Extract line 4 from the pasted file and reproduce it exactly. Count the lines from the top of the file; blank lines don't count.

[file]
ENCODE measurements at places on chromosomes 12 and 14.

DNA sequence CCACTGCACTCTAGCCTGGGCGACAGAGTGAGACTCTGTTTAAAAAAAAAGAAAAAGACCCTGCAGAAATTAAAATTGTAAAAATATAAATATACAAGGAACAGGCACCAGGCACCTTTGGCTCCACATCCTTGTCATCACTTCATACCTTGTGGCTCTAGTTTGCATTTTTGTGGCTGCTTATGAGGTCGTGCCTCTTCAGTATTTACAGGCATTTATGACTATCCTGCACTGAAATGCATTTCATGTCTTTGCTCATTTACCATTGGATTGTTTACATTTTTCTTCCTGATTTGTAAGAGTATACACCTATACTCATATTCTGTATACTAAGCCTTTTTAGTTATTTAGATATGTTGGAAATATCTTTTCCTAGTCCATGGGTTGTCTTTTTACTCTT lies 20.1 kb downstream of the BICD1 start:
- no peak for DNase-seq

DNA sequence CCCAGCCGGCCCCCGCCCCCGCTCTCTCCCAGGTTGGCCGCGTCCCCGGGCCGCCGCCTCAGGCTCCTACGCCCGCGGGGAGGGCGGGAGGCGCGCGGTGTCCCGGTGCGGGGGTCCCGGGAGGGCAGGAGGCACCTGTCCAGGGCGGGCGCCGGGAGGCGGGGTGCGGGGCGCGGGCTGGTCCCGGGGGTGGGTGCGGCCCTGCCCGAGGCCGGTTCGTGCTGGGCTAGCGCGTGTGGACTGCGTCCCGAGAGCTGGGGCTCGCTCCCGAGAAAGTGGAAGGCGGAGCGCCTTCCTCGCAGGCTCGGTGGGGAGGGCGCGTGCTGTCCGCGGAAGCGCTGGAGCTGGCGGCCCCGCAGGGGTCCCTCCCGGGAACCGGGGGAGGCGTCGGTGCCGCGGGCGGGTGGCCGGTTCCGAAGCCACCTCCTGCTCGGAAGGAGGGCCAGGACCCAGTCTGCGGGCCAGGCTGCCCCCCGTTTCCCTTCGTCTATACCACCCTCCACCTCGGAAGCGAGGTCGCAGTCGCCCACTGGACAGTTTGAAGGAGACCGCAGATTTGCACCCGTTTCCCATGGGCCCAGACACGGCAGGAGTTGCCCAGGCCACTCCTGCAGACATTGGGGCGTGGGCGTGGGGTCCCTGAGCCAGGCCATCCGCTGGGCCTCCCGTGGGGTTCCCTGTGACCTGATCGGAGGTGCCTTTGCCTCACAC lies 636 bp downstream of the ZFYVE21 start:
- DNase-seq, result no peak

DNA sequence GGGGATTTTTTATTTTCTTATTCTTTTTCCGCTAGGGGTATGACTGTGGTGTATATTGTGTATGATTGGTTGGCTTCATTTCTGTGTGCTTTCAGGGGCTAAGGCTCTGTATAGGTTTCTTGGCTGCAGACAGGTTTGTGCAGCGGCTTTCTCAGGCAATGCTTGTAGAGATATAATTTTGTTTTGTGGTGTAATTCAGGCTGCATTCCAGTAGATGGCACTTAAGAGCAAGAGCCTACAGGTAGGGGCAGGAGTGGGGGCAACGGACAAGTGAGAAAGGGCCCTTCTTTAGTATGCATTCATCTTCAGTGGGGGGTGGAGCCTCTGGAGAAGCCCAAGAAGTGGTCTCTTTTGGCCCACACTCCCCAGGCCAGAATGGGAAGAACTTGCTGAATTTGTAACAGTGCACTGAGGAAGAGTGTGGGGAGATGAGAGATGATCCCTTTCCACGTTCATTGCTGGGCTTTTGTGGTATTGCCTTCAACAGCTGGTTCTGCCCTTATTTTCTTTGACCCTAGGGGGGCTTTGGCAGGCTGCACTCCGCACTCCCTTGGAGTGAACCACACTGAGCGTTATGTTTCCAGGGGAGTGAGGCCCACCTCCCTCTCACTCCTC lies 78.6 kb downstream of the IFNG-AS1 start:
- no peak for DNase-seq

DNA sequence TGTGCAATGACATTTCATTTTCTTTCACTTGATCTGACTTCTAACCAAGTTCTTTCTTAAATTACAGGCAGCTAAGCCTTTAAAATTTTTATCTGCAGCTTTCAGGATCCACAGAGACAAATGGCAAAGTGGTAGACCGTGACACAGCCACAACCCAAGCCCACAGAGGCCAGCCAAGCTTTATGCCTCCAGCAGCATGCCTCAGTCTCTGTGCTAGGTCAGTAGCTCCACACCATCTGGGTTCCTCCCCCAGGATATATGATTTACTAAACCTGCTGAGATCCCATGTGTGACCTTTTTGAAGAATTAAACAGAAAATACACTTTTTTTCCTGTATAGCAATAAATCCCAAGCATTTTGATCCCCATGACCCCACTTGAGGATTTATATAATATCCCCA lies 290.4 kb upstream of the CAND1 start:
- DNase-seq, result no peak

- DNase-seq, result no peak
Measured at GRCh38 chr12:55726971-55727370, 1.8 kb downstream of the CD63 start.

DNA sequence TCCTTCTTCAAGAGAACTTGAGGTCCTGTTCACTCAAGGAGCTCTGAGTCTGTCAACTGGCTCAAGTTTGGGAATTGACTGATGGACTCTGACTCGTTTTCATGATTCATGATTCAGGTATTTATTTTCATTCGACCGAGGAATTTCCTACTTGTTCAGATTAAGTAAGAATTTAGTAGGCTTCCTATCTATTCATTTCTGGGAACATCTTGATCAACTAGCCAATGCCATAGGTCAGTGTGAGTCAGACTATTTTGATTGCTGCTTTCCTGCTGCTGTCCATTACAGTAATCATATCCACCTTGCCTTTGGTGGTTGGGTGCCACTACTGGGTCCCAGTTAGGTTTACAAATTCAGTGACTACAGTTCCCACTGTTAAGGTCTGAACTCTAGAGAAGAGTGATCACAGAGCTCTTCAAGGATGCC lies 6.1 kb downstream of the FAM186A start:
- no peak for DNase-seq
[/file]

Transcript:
DNA sequence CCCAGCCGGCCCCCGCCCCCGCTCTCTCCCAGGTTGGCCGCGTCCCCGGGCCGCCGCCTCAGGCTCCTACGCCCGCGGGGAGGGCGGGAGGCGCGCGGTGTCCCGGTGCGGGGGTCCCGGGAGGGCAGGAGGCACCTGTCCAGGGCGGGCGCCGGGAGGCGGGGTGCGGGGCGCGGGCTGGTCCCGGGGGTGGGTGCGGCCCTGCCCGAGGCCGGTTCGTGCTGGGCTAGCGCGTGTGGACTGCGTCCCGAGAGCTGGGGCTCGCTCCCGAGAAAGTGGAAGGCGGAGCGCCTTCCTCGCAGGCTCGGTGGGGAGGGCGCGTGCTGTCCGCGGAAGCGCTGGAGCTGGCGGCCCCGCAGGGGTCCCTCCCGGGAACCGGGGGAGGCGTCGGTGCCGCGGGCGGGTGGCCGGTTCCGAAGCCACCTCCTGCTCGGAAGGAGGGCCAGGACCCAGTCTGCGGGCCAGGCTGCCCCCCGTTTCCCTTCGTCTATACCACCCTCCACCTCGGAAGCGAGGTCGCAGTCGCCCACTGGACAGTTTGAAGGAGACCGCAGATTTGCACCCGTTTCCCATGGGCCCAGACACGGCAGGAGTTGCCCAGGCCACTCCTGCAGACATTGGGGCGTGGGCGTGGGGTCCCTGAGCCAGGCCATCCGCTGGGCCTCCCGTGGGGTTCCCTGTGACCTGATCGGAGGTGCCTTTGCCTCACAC lies 636 bp downstream of the ZFYVE21 start: